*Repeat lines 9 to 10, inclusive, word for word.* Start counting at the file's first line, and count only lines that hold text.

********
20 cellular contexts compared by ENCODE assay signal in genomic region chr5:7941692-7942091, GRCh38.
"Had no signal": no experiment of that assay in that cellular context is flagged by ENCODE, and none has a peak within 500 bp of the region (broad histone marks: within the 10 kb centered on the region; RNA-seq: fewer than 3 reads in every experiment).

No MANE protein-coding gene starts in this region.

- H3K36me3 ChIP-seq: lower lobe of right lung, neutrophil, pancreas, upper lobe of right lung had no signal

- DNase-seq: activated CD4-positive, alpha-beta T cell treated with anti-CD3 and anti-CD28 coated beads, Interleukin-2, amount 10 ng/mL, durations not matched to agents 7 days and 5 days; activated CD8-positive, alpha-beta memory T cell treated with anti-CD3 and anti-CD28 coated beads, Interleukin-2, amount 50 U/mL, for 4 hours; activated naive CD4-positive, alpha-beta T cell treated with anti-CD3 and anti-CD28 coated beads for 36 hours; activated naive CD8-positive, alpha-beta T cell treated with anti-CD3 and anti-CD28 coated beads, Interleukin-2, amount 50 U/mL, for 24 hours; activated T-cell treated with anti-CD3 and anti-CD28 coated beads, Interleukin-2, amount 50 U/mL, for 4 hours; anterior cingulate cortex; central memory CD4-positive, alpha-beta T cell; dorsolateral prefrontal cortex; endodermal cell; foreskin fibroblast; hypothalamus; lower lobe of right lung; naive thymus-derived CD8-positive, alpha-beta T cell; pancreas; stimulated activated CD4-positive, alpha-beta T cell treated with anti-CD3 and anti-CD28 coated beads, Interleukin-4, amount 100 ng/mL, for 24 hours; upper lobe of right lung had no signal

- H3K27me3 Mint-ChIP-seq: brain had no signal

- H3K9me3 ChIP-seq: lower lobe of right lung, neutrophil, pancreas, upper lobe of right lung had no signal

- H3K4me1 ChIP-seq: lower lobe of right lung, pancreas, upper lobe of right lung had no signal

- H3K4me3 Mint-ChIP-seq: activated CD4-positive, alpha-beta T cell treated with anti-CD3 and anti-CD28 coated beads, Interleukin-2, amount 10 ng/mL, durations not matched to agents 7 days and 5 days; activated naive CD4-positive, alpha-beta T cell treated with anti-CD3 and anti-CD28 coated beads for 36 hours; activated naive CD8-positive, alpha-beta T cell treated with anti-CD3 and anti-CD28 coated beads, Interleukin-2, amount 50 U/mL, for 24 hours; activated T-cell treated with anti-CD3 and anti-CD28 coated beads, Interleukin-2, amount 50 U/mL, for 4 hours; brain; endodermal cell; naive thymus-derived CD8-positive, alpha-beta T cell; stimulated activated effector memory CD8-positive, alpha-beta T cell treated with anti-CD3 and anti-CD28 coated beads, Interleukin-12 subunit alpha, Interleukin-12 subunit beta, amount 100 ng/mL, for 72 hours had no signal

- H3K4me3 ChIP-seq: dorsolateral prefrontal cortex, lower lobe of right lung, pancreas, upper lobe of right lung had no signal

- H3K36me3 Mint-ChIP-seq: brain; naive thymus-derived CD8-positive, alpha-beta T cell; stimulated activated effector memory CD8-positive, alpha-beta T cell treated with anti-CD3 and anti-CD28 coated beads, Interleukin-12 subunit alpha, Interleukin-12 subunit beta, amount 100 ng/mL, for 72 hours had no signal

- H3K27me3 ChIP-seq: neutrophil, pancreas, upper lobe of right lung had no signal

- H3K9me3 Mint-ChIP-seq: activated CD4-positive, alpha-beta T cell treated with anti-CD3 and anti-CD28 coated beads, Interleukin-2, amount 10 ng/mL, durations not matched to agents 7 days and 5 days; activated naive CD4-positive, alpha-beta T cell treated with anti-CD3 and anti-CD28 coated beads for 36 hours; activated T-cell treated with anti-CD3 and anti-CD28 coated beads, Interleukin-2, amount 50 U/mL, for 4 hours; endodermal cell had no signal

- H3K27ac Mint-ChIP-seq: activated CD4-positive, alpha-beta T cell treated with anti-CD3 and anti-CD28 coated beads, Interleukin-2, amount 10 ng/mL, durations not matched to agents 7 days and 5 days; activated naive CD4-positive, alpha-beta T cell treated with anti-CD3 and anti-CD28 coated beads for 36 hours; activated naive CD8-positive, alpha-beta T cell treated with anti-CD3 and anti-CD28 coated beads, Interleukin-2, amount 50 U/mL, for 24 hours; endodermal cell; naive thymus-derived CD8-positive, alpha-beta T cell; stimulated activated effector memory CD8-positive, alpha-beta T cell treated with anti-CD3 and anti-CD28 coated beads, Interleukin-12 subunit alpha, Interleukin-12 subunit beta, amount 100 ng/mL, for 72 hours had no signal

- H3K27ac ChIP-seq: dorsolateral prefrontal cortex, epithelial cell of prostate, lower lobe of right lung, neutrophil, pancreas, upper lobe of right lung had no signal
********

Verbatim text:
- H3K4me3 Mint-ChIP-seq: activated CD4-positive, alpha-beta T cell treated with anti-CD3 and anti-CD28 coated beads, Interleukin-2, amount 10 ng/mL, durations not matched to agents 7 days and 5 days; activated naive CD4-positive, alpha-beta T cell treated with anti-CD3 and anti-CD28 coated beads for 36 hours; activated naive CD8-positive, alpha-beta T cell treated with anti-CD3 and anti-CD28 coated beads, Interleukin-2, amount 50 U/mL, for 24 hours; activated T-cell treated with anti-CD3 and anti-CD28 coated beads, Interleukin-2, amount 50 U/mL, for 4 hours; brain; endodermal cell; naive thymus-derived CD8-positive, alpha-beta T cell; stimulated activated effector memory CD8-positive, alpha-beta T cell treated with anti-CD3 and anti-CD28 coated beads, Interleukin-12 subunit alpha, Interleukin-12 subunit beta, amount 100 ng/mL, for 72 hours had no signal

- H3K4me3 ChIP-seq: dorsolateral prefrontal cortex, lower lobe of right lung, pancreas, upper lobe of right lung had no signal